Seven Prince George students are $1,500 richer this week after receiving bursaries for work completed in a high school technical training program. Canfor handed out the cheques Wednesday to the students who took part in the summer training and work experience, as part of the Career Technical Centre program. CTC is a partnership between the College of New Caledonia and School District 57, offering high school students a chance to earn dual credits and gain trade experience. The partnership with Canfor has been going on for about 10 years, said CTC coordinator Doug Borden. “The students like to work. They think it’s interesting. Canfor is a great sponsor because they do a lot of different kind of work. (Students) get a lot of time with the tradesmen to figure out the next step of their career,” said Borden of the students who went through a week of training and four weeks of work experience this summer.

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WFCF Canada Agents Tembec’s New Asset-Based Loan

ABL Advisor
November 19, 2015
Category: Business & Politics
Region: Canada East, Canada

Tembec announced it has entered into a new asset-based secured revolving credit facility which consists of a $150 million revolving credit facility with Wells Fargo Capital Finance Corporation Canada, as administrative agent, and PNC Financial Bank, National Association as syndication agent, and a U.S.$ 62 million “first-in, last-out” term loan. The New ABL Facility replaces the company’s existing $175 million revolving credit facility. The revolving facility will expire on November 18, 2020, provided several conditions are met, including the repayment of the FILO Facility prior to March 2, 2018, failing which the maturity would be accelerated to an earlier date, but no earlier than March 2, 2018.

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U.S. Wood Pellet Export Market No Threat to U.S. Southern Forests

Business Wire
November 19, 2015
Category: Business & Politics
Region: United States

WASHINGTON–The U.S. export of industrial wood pellets to meet renewable energy goals in the European Union is not a threat to the sustainability of U.S. Southern forests, according to a new report by independent forest analysts and economists using U.S. government and marketplace data. The report was commissioned by the U.S. Endowment for Forestry and Communities, National Alliance of Forest Owners (NAFO) and the U.S. Industrial Pellet Association (USIPA). “This report puts to rest concerns that wood pellet export markets pose threats to the sustainability of U.S. Southern forests or the viability of other forest products manufacturers,” said Carlton Owen, President and CEO, U.S. Endowment for Forestry and Communities.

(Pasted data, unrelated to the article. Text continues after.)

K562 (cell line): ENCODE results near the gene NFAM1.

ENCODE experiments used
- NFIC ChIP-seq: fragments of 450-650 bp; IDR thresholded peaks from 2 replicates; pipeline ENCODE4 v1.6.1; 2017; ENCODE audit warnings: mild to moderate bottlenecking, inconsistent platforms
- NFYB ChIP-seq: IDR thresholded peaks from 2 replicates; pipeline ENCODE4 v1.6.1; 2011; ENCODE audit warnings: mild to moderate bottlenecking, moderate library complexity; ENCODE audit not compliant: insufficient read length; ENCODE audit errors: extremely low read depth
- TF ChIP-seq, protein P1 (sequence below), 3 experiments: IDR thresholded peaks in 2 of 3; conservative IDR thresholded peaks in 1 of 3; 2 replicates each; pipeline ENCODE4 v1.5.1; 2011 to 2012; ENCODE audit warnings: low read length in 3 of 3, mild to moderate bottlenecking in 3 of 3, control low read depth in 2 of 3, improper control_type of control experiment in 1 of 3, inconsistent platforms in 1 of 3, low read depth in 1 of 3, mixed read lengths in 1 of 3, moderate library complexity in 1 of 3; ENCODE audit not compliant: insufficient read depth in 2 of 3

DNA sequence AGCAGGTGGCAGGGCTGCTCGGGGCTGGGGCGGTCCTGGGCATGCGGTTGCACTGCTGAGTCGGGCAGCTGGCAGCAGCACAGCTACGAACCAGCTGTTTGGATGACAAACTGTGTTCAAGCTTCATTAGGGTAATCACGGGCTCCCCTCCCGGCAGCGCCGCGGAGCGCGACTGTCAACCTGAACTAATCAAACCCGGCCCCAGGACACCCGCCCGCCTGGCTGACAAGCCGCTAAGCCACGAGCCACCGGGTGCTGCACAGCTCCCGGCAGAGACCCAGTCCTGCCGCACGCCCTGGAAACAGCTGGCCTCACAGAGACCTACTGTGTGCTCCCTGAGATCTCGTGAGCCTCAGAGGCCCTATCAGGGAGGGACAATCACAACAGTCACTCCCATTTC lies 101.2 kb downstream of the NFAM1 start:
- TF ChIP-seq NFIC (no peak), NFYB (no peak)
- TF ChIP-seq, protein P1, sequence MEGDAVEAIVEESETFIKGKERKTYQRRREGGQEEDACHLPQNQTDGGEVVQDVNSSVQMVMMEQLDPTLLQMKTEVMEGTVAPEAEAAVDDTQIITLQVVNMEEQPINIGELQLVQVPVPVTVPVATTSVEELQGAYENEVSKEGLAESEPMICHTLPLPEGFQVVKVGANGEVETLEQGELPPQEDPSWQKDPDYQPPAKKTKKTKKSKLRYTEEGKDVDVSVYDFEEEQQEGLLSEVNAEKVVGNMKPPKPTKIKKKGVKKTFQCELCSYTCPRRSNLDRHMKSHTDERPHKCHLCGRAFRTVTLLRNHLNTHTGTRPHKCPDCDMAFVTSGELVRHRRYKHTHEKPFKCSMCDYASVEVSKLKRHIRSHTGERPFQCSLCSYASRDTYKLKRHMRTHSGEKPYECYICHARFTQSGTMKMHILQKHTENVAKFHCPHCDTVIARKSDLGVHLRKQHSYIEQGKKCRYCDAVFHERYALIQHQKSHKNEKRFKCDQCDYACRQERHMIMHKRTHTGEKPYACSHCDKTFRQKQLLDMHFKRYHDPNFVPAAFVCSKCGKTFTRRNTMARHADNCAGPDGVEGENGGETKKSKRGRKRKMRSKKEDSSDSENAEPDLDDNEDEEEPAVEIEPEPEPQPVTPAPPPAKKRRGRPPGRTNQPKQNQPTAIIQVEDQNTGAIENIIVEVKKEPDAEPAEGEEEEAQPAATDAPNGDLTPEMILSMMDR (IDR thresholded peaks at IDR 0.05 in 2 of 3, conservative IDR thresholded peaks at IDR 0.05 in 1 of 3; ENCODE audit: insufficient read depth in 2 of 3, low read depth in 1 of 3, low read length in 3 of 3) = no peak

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Timber deal

Montana forests to become even smaller corporate limb
Missoulia Independent
November 18, 2015
Category: Business & Politics
Region: United States, US West

Earlier this month Seattle timber company Weyerhaeuser announced its plans to acquire crosstown rival Plum Creek Timber. …The deal, however, is about more than turning logs into lumber. Plum Creek and, more recently, Weyerhaeuser are organized as real estate investment trusts, or REITs, a type of security similar to a mutual fund. The structure puts timberlands, not wood products, at the center of the company’s revenue stream. …Morgan says Weyerhaeuser’s approach to its Montana timberlands likely will be tied to how much value it sees in the Plum Creek mills located in Evergreen and Columbia Falls, which employ more than 700 people.

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Samoa Pulp Mill cleanup updates, future plans discussed

KRCRTV.com
November 18, 2015
Category: Business & Politics
Region: United States, US West